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Just trying to really get my head round Arrays and Pointers in C and the differences between them and am having some trouble with 2d arrays.

For the normal 1D array this is what I have learned:

char arr[] = "String constant";

creates an array of chars and the variable arr will always represent the memory created when it was initialized.

char *arr = "String constant";

creates a pointer to char which is currently pointing at the first index of the char array "String constant". The pointer could point somewhere else later.

char *point_arr[] = {
    "one", "two","three", "four"
};

creates an array of pointers which then point to the char arrays "one, "two" etc.

My Question

If we can use both:

char *arr = "constant";

and

char arr[] = "constant";

then why can't I use:

char **pointer_arr = {
    "one", "two", "three", "four"
};

instead of

char *pointer_arr[] = {
    "one", "two", "three", "four"
};

If I try the char ** thing then I get an error like "excess elements in scalar initializer". I can make the char** example work by specifically allocating memory using calloc, but as I didn't have to do this with char *arr = "blah";. I don't see why it is necessary and so I don't really understand the difference between:

char **arr_pointer;

and

char *arr_pointer[];

Many thanks in advance for your advice.

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fairly sure this is a duplicate... –  Mitch Wheat Oct 8 '10 at 9:31
    
On a slightly related note, the 2nd, 3rd and 4th examples should be const. –  Matteo Italia Oct 8 '10 at 9:33
1  
@Matteo: const for string literals is good style, but not required in C. –  schot Oct 8 '10 at 9:35
    
@schot: it's not required, but IIRC the const char * to char * implicit conversion for string literals is there just for compatibility reasons, and may (I'm not sure) have been even deprecated in C99. –  Matteo Italia Oct 8 '10 at 9:38

5 Answers 5

up vote 3 down vote accepted

In short, you cannot use { ... } as an initialiser for a scalar.

char **arr_pointer declares a scalar, not an array. In contrast, the reason you can do char *arr = "constant"; is because you're still declaring a scalar, it just happens to point at a string literal.

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1  
Strictly speaking, you can use {...} as an initializer for a scalar. In C int x = { 5 } is perfectly legal. The compiler is complaining about excessive initializers. Although the OP's question is not about that... –  AndreyT Oct 8 '10 at 14:26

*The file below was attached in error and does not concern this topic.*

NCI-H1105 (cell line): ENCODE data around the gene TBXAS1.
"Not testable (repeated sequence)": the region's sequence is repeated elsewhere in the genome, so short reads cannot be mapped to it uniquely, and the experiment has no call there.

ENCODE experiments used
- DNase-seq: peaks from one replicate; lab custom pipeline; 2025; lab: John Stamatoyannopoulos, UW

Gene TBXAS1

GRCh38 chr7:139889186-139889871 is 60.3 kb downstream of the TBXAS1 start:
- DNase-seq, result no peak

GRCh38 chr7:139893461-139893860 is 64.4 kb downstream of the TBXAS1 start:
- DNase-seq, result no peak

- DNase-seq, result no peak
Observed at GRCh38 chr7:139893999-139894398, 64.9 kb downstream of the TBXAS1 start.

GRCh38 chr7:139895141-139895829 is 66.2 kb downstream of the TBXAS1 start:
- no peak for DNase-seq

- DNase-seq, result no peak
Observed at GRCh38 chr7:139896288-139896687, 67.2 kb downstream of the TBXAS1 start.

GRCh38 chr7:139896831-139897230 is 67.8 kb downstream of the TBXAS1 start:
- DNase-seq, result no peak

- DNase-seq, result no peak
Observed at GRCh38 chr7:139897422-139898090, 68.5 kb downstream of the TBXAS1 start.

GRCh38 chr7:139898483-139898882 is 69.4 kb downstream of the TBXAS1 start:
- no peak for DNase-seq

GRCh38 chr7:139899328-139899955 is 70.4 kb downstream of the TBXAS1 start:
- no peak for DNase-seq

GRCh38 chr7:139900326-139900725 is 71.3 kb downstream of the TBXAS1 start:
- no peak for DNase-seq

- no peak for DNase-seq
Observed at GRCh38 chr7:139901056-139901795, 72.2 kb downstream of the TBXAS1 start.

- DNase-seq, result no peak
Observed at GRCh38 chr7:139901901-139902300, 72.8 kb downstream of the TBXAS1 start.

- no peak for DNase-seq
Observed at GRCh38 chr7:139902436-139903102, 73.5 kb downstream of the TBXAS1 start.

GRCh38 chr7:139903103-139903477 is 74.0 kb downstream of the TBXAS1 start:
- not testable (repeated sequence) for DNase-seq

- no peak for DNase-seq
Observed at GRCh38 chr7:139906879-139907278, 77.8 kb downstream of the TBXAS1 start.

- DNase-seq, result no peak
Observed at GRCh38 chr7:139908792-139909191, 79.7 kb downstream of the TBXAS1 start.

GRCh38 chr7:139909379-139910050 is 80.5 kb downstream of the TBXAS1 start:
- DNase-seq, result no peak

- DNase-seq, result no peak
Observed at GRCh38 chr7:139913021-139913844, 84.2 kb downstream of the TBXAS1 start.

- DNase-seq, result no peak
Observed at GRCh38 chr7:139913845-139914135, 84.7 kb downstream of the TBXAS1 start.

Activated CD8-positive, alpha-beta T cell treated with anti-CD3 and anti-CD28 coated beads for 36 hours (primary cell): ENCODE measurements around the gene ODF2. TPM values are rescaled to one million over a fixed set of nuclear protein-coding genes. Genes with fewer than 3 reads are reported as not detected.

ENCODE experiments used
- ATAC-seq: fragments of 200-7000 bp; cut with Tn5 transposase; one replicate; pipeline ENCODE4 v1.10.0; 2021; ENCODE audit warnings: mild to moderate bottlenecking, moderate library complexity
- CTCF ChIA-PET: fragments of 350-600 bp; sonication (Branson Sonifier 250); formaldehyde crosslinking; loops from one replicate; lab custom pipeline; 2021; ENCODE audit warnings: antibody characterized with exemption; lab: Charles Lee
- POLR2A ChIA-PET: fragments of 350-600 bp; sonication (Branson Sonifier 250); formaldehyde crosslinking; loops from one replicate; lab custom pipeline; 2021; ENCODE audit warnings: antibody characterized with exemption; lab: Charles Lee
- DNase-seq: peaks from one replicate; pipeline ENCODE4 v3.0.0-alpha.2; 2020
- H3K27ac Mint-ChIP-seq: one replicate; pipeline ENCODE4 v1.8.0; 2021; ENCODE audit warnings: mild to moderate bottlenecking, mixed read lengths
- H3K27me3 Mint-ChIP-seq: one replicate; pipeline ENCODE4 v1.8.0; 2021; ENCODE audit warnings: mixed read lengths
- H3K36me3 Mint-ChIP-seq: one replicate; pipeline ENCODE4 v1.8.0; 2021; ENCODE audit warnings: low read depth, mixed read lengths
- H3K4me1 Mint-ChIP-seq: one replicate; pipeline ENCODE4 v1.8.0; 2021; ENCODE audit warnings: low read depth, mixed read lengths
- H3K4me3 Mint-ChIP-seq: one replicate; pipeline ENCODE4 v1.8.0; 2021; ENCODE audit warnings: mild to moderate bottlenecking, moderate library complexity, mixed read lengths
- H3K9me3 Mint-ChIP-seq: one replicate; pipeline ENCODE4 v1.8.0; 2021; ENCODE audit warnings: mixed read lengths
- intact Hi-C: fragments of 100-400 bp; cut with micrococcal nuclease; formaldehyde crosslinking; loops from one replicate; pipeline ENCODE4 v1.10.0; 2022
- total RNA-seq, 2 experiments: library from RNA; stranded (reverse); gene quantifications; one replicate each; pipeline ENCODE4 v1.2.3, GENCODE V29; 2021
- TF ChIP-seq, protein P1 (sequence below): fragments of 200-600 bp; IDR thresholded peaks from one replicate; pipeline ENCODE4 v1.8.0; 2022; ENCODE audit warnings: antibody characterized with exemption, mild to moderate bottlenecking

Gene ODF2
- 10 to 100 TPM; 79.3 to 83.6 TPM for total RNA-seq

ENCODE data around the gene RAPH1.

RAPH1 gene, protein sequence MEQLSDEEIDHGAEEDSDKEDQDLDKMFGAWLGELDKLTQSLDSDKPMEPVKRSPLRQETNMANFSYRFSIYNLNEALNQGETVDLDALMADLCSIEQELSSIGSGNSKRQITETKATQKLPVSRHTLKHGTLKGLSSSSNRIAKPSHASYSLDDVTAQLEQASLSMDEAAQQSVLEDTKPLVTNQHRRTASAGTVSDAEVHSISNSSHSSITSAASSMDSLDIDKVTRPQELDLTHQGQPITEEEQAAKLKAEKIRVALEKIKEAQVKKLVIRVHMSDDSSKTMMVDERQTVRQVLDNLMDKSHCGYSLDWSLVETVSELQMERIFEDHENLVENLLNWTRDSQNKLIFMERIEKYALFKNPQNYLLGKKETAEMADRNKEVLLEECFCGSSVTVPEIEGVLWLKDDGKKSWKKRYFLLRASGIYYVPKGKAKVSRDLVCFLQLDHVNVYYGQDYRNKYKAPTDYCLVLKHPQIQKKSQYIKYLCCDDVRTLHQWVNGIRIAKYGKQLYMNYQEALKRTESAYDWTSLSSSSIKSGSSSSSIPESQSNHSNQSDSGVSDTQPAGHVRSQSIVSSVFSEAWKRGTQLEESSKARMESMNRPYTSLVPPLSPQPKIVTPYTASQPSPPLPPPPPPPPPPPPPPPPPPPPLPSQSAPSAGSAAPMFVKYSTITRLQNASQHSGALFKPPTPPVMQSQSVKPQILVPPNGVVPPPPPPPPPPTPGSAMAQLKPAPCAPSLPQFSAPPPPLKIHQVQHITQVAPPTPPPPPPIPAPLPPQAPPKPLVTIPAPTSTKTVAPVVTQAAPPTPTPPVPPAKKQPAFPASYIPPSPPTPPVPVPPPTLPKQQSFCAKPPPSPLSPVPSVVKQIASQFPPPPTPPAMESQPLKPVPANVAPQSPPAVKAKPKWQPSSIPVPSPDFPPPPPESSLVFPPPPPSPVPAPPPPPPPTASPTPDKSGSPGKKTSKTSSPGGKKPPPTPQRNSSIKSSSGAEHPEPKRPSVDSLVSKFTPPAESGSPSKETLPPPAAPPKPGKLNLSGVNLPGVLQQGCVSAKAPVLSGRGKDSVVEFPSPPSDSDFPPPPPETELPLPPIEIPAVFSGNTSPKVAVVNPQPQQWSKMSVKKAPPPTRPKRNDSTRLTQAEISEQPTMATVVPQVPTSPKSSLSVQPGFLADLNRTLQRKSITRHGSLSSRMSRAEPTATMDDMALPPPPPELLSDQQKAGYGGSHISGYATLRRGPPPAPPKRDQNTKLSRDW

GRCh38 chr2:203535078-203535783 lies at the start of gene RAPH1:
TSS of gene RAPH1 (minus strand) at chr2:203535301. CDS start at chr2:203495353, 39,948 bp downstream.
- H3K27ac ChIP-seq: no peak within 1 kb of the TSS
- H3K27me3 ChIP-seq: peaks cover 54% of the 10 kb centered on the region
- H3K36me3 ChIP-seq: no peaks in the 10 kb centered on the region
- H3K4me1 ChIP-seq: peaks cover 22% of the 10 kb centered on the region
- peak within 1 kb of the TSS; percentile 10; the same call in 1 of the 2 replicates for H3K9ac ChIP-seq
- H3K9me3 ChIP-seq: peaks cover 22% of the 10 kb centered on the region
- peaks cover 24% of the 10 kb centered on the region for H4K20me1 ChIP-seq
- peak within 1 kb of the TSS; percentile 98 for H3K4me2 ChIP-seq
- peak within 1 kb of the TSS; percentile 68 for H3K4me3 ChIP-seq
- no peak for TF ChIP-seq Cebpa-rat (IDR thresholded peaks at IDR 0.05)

See this answer in the C FAQ:

There it is explained for char [] vs char *. The same thing can be extended to char *[] vs char **.

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Pointers (char *pointer;) have values; arrays (char array[];) have elements.

The declaration char **ptr2 declares an object that can take a single value, not an object that can take several elements.

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Quote from Wikipedia:

In computing, a scalar variable or field is one that can hold only one value at a time... ...For example, char, int, float, and double are the most common scalar data types in the C programming language.

So as Oli Charlesworth pointed out in his reply using {.....} initializes multiple items but as char **arr_pointer is a 'scalar' and so can only point at 1 thing at a time (an address) then the {...} notation cannot work here.

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If you really want to get through the bottom of it then try to understand arrays and pointers through ints rather than chars. According to my experience I had trouble understanding pointers and arrays when chars were involved. Once you understand ints properly you will realize that it's not diff at all.

int *ptr[] is an array of pointers to integers where as int **ptr is a pointer to a pointer that references an integer.

int *arrptrs[2];
arrptrs[0]=(int *)malloc(sizeof(int)*5);
arrptrs[1]=(int *)malloc(sizeof(int)5);
This initializes two arrays referenced by the elements of the array arrptrs. The name of an array refers to the memory location of the first element of an array so arrptrs is of type (int *
) as the first element of this array is of type (int *)

Suppose we do int **ptr=arrptrs Then, *ptr is the first element of arrptrs which is arrptrs[0]and *(ptr+1) is arrptrs[1] and doing a *arrptrs[0] is the first element in the array referenced by arrptrs[0].

I hope this helps although I am not sure if you needed this.

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